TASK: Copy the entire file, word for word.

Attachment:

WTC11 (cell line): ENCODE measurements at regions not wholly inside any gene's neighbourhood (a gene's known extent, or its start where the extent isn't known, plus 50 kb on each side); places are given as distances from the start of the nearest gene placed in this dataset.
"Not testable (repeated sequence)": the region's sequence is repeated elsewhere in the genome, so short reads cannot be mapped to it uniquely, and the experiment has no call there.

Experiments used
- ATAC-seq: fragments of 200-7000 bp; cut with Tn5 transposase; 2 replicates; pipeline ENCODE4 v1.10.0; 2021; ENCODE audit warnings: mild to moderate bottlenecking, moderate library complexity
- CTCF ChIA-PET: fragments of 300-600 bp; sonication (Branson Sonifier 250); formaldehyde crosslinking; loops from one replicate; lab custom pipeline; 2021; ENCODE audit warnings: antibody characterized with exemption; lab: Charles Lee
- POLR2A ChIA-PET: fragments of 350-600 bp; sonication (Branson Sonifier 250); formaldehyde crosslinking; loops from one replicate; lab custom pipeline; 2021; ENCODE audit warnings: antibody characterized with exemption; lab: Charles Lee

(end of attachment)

WTC11 (cell line): ENCODE measurements at regions not wholly inside any gene's neighbourhood (a gene's known extent, or its start where the extent isn't known, plus 50 kb on each side); places are given as distances from the start of the nearest gene placed in this dataset.
"Not testable (repeated sequence)": the region's sequence is repeated elsewhere in the genome, so short reads cannot be mapped to it uniquely, and the experiment has no call there.

Experiments used
- ATAC-seq: fragments of 200-7000 bp; cut with Tn5 transposase; 2 replicates; pipeline ENCODE4 v1.10.0; 2021; ENCODE audit warnings: mild to moderate bottlenecking, moderate library complexity
- CTCF ChIA-PET: fragments of 300-600 bp; sonication (Branson Sonifier 250); formaldehyde crosslinking; loops from one replicate; lab custom pipeline; 2021; ENCODE audit warnings: antibody characterized with exemption; lab: Charles Lee
- POLR2A ChIA-PET: fragments of 350-600 bp; sonication (Branson Sonifier 250); formaldehyde crosslinking; loops from one replicate; lab custom pipeline; 2021; ENCODE audit warnings: antibody characterized with exemption; lab: Charles Lee